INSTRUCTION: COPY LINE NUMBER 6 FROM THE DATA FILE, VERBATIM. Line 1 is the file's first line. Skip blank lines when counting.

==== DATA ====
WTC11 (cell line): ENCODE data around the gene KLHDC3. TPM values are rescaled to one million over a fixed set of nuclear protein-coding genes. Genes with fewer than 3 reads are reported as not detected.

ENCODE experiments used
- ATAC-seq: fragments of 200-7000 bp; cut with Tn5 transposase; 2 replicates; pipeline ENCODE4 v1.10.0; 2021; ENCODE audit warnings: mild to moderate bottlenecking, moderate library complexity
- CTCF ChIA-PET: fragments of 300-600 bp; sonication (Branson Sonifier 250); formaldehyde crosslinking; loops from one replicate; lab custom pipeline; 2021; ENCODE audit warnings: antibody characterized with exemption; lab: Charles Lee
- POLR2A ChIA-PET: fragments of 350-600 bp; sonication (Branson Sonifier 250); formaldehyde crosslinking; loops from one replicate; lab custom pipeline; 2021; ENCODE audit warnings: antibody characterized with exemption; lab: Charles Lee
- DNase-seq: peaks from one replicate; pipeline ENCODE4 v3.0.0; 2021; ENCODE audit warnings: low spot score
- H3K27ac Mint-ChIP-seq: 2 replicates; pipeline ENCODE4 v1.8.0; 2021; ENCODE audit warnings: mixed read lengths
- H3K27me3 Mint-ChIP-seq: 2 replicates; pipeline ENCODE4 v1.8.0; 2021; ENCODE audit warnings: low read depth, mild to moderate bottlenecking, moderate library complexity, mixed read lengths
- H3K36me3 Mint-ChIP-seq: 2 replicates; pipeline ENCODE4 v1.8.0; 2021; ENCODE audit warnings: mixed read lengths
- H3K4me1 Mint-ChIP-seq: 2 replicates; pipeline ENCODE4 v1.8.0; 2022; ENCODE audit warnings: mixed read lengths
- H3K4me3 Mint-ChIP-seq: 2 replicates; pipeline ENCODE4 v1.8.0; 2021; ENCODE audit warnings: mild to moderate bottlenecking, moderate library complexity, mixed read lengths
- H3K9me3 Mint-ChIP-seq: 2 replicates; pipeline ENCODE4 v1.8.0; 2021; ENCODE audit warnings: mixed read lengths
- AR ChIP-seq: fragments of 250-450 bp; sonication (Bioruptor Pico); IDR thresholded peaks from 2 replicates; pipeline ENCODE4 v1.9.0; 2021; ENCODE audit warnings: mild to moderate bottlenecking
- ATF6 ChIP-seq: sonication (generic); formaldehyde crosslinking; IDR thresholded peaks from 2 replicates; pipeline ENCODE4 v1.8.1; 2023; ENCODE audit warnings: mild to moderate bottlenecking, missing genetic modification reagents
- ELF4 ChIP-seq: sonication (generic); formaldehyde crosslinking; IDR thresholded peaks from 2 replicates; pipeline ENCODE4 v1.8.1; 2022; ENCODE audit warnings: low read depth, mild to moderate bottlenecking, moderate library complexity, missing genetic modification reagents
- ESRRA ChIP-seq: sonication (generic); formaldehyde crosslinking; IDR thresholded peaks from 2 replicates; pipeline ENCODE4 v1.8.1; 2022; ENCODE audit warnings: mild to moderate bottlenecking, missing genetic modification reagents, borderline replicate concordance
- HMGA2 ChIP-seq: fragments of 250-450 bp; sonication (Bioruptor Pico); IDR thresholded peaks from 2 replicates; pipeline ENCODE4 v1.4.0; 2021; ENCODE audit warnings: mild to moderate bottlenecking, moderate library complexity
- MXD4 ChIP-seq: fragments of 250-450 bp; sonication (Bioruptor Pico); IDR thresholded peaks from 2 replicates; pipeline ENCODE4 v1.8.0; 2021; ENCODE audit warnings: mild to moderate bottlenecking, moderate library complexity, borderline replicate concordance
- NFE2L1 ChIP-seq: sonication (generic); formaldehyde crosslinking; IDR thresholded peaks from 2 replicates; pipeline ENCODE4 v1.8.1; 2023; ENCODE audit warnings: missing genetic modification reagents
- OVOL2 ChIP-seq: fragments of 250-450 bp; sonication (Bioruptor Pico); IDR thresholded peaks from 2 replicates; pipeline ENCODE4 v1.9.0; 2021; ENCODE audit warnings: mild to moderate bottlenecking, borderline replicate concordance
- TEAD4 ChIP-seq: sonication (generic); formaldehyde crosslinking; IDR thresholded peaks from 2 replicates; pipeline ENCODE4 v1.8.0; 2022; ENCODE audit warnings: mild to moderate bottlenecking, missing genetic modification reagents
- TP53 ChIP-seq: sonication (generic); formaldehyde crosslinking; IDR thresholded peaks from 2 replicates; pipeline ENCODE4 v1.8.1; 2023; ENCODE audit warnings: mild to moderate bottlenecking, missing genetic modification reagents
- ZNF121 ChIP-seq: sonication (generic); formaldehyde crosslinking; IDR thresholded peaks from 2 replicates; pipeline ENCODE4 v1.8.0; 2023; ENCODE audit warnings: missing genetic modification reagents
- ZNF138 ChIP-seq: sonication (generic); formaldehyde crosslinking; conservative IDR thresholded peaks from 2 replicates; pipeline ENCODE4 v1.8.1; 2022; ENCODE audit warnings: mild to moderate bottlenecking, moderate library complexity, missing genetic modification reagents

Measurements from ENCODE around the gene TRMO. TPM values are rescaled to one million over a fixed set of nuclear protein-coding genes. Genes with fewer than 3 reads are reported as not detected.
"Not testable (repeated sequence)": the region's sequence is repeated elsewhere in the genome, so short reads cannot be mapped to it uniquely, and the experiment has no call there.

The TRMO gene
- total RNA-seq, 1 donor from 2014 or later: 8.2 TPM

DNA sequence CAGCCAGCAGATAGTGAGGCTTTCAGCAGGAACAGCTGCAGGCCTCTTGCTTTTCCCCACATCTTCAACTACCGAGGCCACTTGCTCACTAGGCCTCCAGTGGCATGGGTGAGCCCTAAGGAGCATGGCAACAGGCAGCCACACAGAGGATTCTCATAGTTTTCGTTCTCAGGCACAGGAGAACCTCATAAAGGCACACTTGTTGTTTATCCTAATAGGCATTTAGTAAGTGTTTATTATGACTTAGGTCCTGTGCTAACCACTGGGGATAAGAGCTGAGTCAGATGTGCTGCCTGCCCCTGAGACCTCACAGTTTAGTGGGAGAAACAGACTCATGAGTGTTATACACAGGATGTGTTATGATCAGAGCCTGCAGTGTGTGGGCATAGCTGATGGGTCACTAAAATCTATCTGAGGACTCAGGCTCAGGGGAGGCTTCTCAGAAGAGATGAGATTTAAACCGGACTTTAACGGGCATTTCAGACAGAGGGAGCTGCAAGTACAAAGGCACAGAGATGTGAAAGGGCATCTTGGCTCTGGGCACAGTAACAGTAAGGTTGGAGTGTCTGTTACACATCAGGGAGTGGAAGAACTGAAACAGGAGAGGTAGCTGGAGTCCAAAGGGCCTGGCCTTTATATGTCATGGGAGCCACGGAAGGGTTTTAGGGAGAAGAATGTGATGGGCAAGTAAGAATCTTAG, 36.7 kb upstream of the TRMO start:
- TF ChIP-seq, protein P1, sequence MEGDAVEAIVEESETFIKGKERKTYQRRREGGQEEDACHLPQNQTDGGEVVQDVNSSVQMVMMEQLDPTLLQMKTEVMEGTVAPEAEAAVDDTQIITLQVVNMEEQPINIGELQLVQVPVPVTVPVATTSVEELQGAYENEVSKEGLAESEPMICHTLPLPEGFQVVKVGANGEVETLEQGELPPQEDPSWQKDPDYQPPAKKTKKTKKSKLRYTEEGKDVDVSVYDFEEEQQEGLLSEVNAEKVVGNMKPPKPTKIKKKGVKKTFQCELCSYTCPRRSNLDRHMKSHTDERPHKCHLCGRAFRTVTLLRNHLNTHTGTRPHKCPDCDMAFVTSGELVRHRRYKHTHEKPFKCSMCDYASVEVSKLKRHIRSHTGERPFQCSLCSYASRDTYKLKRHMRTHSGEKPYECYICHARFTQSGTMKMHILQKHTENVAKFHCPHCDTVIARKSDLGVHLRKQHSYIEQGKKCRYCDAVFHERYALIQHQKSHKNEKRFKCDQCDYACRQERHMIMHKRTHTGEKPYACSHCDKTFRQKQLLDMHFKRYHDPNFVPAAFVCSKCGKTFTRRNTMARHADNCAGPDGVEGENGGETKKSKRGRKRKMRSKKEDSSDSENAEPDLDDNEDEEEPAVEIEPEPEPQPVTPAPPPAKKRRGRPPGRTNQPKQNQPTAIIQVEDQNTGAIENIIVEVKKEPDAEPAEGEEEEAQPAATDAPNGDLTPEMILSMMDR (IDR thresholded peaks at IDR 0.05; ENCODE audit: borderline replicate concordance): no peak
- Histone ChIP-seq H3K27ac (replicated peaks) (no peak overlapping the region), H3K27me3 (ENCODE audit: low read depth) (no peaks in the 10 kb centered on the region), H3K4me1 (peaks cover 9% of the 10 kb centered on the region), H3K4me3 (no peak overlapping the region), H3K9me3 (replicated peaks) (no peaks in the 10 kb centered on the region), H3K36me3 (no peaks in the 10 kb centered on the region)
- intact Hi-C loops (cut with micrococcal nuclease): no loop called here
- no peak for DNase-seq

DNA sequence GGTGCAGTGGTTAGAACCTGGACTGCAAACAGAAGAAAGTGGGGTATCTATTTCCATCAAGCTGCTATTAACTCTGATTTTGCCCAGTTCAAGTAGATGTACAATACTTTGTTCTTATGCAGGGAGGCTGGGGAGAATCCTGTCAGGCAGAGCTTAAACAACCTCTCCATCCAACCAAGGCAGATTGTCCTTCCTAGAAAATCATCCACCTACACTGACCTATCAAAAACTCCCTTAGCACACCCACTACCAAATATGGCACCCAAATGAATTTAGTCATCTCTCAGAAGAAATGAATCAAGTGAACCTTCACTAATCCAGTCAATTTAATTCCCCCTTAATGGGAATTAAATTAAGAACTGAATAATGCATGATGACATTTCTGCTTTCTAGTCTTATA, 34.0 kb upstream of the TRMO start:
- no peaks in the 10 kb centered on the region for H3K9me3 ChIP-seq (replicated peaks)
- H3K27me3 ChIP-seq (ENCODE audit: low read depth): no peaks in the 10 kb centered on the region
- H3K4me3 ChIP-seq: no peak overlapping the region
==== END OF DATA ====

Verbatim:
- DNase-seq: peaks from one replicate; pipeline ENCODE4 v3.0.0; 2021; ENCODE audit warnings: low spot score